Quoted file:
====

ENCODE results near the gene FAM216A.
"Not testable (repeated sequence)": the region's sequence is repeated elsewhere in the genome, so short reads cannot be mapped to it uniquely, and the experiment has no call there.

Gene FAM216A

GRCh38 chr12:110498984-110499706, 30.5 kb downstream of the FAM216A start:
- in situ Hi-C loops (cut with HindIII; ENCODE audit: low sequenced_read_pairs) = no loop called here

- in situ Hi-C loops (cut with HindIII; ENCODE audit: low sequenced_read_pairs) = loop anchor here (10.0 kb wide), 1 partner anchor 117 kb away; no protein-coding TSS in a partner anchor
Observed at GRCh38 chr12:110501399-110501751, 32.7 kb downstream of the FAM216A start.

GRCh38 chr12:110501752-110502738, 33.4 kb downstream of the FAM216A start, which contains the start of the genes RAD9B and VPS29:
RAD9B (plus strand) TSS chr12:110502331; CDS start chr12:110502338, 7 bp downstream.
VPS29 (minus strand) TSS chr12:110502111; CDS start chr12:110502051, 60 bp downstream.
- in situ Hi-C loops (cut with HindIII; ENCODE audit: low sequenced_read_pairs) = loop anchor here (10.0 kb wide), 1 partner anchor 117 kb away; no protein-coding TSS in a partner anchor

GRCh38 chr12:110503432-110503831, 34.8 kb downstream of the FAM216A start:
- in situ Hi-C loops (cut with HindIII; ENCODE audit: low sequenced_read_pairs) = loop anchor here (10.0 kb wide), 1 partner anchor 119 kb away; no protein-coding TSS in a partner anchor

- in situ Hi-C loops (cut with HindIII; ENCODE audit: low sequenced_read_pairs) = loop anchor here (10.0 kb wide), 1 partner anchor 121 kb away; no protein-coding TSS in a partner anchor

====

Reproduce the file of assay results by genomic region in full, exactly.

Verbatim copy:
ENCODE results near the gene FAM216A.
"Not testable (repeated sequence)": the region's sequence is repeated elsewhere in the genome, so short reads cannot be mapped to it uniquely, and the experiment has no call there.

Gene FAM216A

GRCh38 chr12:110498984-110499706, 30.5 kb downstream of the FAM216A start:
- in situ Hi-C loops (cut with HindIII; ENCODE audit: low sequenced_read_pairs) = no loop called here

- in situ Hi-C loops (cut with HindIII; ENCODE audit: low sequenced_read_pairs) = loop anchor here (10.0 kb wide), 1 partner anchor 117 kb away; no protein-coding TSS in a partner anchor
Observed at GRCh38 chr12:110501399-110501751, 32.7 kb downstream of the FAM216A start.

GRCh38 chr12:110501752-110502738, 33.4 kb downstream of the FAM216A start, which contains the start of the genes RAD9B and VPS29:
RAD9B (plus strand) TSS chr12:110502331; CDS start chr12:110502338, 7 bp downstream.
VPS29 (minus strand) TSS chr12:110502111; CDS start chr12:110502051, 60 bp downstream.
- in situ Hi-C loops (cut with HindIII; ENCODE audit: low sequenced_read_pairs) = loop anchor here (10.0 kb wide), 1 partner anchor 117 kb away; no protein-coding TSS in a partner anchor

GRCh38 chr12:110503432-110503831, 34.8 kb downstream of the FAM216A start:
- in situ Hi-C loops (cut with HindIII; ENCODE audit: low sequenced_read_pairs) = loop anchor here (10.0 kb wide), 1 partner anchor 119 kb away; no protein-coding TSS in a partner anchor

- in situ Hi-C loops (cut with HindIII; ENCODE audit: low sequenced_read_pairs) = loop anchor here (10.0 kb wide), 1 partner anchor 121 kb away; no protein-coding TSS in a partner anchor